Alison Gadsby, founder, curator, and host of the Junction Reads series, shared a great tip with me about prepping for a reading: “If you're joining an event with a panel of authors, read up on the other participants. If great questions don't pop up from the audience you might be needed, and there is nothing more flattering than being asked about your work by another participant.”
6. Spread the word!
Gadsby also reminded me of the importance of sharing your event with friends and family.
“Many authors are probably scared to share the eight hundredth reading or event with friends and family, and I get it, but sharing links to series' social media pages, websites and other events, supports upcoming events and fellow authors.”
7. Mic placement
For in-person events, Petch shared a most helpful tip: ensure the microphone is set under your mouth so that audience members are able to lip read.
And if you’re masking indoors, ask the organizers if they’re able to get screen to provides closed captions to ensure accessibility.
I am a fidgeter. Having to hold a book helps, and I know I have to wear my hair up or I’ll start playing with it. Petch had a great suggestion: If you feel yourself wanting to fidget, lean on your heels. Tada! Instant fidget tamer!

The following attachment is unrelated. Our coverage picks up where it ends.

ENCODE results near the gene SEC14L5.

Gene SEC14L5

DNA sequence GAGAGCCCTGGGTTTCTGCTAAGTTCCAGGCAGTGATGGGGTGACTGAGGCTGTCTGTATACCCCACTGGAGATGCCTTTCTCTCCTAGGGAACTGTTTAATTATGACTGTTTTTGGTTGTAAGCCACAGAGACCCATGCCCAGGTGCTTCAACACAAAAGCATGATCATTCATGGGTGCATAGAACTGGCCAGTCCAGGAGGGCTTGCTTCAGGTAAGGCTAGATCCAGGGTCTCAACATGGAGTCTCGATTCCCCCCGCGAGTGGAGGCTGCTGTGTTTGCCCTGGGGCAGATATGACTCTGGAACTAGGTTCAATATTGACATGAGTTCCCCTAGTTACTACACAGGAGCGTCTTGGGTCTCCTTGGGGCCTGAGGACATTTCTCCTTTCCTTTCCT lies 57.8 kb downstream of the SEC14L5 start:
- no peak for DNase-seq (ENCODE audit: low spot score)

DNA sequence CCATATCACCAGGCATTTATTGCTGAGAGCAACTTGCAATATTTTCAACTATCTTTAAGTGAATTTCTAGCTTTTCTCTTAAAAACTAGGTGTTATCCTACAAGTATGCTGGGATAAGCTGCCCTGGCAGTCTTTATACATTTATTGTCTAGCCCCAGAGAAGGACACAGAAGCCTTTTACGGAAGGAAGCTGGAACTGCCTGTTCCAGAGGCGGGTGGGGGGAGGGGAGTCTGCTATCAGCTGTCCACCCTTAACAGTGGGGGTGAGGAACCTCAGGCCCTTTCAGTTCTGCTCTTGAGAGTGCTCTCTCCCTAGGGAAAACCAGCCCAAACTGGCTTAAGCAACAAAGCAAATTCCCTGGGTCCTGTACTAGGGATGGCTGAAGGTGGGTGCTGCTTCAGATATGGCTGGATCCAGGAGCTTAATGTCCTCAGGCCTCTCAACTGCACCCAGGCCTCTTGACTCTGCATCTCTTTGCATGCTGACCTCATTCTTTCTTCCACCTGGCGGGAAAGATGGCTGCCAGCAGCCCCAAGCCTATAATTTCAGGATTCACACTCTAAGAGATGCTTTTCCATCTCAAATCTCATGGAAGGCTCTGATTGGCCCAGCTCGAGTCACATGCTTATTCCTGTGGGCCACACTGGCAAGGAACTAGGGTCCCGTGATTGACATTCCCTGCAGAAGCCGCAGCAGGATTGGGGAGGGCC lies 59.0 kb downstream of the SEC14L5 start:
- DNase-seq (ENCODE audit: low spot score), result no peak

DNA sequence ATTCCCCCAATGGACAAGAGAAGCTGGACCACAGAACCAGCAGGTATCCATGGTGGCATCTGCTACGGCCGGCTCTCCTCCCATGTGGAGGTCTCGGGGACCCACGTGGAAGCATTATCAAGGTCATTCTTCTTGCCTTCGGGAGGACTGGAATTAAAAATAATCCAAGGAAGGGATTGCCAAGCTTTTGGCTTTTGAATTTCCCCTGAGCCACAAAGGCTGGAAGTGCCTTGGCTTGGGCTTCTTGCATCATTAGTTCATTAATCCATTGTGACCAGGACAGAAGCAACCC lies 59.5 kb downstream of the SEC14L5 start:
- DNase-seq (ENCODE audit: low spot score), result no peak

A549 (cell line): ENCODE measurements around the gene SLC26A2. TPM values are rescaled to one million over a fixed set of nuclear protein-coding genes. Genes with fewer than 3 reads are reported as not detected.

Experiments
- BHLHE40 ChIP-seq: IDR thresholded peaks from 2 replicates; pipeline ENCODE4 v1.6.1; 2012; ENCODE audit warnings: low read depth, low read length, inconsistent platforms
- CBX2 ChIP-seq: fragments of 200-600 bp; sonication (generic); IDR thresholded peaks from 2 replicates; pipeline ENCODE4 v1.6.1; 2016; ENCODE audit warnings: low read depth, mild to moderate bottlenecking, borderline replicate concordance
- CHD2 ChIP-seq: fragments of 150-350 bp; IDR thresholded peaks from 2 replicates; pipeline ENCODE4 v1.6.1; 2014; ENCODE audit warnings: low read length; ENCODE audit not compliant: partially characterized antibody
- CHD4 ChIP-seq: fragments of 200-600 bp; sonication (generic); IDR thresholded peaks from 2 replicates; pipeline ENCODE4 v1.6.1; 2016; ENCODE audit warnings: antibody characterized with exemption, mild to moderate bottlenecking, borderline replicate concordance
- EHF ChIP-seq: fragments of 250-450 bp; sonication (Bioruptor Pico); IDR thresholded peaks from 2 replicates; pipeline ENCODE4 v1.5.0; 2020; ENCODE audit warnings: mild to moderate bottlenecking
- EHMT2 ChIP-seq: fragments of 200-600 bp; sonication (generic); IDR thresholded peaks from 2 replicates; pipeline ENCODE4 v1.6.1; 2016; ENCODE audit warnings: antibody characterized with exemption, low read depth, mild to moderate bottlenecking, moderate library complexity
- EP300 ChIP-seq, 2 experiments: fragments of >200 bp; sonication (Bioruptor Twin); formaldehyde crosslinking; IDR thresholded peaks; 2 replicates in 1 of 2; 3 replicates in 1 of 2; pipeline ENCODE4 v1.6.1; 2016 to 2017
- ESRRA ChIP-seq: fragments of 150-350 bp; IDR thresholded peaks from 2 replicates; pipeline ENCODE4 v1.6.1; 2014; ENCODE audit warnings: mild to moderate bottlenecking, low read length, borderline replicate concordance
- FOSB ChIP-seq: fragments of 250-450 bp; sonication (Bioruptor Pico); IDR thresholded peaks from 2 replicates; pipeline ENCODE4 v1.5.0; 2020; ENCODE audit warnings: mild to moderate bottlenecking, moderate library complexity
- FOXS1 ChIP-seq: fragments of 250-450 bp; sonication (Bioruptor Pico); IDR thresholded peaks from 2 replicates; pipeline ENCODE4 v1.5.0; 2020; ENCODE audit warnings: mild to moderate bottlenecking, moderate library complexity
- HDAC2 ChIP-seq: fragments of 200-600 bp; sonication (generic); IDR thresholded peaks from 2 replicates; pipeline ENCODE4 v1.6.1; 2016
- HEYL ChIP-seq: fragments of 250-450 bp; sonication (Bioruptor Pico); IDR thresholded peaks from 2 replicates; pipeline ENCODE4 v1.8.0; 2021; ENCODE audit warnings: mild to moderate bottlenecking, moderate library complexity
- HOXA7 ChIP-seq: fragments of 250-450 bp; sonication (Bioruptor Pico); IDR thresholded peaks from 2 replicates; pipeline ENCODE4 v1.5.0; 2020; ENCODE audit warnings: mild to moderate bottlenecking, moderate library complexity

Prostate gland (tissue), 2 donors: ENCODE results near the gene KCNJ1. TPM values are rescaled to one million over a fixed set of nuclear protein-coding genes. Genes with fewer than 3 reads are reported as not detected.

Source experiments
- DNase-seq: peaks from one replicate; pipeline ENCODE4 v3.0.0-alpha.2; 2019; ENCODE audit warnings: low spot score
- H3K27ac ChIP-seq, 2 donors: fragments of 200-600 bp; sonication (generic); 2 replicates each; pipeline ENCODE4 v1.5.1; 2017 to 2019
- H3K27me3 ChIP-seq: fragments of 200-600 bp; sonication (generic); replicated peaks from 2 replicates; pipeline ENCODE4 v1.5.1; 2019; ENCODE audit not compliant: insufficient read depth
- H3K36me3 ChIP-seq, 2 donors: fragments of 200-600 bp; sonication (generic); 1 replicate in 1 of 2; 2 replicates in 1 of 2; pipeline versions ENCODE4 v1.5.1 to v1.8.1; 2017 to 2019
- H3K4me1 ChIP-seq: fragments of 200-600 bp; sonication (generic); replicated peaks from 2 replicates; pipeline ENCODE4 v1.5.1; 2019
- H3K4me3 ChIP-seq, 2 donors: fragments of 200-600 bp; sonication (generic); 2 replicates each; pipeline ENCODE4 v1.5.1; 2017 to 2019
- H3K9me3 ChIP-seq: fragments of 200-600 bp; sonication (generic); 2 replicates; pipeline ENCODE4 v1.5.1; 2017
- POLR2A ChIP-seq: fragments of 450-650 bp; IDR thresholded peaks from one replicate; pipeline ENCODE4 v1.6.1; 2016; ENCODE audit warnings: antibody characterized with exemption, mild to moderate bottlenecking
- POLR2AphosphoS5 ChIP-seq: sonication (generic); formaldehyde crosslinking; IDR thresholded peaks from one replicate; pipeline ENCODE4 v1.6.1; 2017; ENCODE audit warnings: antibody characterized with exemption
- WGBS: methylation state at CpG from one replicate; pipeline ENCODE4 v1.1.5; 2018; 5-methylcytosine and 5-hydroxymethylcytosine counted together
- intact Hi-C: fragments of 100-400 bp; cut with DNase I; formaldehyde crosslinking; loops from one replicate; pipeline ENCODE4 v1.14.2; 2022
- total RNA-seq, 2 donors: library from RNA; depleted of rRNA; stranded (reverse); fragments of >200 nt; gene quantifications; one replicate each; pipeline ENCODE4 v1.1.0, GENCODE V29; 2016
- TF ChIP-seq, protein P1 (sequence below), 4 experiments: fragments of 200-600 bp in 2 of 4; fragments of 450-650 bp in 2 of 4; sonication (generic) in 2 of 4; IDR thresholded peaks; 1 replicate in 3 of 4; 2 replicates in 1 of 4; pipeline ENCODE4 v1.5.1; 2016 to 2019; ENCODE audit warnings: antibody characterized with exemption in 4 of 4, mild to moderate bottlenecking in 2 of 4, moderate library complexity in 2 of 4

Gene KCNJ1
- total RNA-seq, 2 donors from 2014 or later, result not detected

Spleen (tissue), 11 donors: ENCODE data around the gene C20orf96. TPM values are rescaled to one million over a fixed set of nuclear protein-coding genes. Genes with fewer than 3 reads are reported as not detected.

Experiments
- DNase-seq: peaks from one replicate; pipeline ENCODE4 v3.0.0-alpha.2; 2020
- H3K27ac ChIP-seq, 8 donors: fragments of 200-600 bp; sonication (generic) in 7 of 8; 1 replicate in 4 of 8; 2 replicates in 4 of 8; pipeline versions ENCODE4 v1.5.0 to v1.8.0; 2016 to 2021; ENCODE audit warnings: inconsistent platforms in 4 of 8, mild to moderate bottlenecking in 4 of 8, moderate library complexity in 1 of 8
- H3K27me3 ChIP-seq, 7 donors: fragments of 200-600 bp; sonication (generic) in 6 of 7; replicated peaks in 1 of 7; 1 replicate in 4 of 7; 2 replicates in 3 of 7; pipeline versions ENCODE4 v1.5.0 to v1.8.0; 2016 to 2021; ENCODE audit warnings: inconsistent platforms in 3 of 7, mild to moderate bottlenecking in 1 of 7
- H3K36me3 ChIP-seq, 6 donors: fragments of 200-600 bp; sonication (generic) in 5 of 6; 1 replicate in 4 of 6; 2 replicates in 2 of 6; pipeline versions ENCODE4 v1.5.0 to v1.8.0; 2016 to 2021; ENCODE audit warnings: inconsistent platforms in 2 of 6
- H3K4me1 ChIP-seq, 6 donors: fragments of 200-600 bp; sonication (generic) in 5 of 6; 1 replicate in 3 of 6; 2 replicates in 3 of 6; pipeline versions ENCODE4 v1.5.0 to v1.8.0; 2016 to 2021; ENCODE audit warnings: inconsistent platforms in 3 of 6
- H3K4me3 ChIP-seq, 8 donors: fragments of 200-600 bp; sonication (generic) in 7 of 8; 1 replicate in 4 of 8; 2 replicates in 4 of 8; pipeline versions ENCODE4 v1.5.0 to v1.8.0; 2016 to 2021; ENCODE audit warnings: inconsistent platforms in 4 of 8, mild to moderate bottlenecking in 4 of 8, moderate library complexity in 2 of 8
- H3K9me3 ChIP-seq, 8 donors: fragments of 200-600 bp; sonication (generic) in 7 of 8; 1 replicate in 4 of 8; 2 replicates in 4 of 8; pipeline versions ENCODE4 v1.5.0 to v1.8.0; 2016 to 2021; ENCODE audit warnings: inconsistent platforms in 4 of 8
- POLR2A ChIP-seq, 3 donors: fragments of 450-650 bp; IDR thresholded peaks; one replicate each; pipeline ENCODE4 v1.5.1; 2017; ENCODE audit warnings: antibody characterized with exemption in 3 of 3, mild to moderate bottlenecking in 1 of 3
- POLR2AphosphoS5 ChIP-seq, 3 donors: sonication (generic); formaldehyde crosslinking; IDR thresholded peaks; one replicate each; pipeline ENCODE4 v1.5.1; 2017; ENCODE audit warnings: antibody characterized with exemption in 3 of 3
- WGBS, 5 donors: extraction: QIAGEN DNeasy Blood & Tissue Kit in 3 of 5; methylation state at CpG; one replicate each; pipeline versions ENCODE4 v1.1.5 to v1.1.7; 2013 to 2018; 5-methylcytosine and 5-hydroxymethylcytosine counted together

That said, don’t feel like you have to apologize for talking with your hands. Why does everyone do this? Let your hands be part of the story!
9. Go slow
Time can get weird on stage—it can stretch and compress somehow at the same time. It’s easy to rush the moment you’re on stage, but trust that you’ve got time. Your audience wants to hear your words, that’s why they’re there! Trust that you’re not losing your audience, or going over your time limit (You’ve practiced! You know how long you’ve got!)
Gadsby reminded me that many audience members take a while to join the conversation with a Q&A, and it’s a good thing to remember that it’s not a reflection of your writing or reading!
“The audience is usually too scared to sound like they have a dumb question, but when they're invited in with a question (from the host or fellow panelist) it has done wonders to lift the room,” says Gadsby.
I’m not above planting some questions in the audience. I also often have members of my writing group ask Qs to get the ball rolling! Thanks, as always, Hens!
The views expressed by Open Book columnists are those held by the authors and do not necessarily reflect the views of Open Book.
Lindsay Zier-Vogel is a Toronto-based writer, arts educator and the creator of the internationally acclaimed Love Lettering Project. After studying contemporary dance, she received her MA in Creative Writing from the University of Toronto. Her writing has been widely published in Canada and the U.K. Since 2001, she has been teaching creative writing workshops in schools and communities. Her hand-bound books are housed in the permanent collection at the Thomas Fisher Rare Book Library in Toronto. As the creator of the Love Lettering Project, Lindsay has asked people all over the world to write love letters to their communities and hide them for strangers to find, spreading place-based love. Lindsay also writes children’s books. Because of The Love Lettering Project, CBC Radio has deemed Lindsay a “national treasure.” Letters to Amelia is her first book.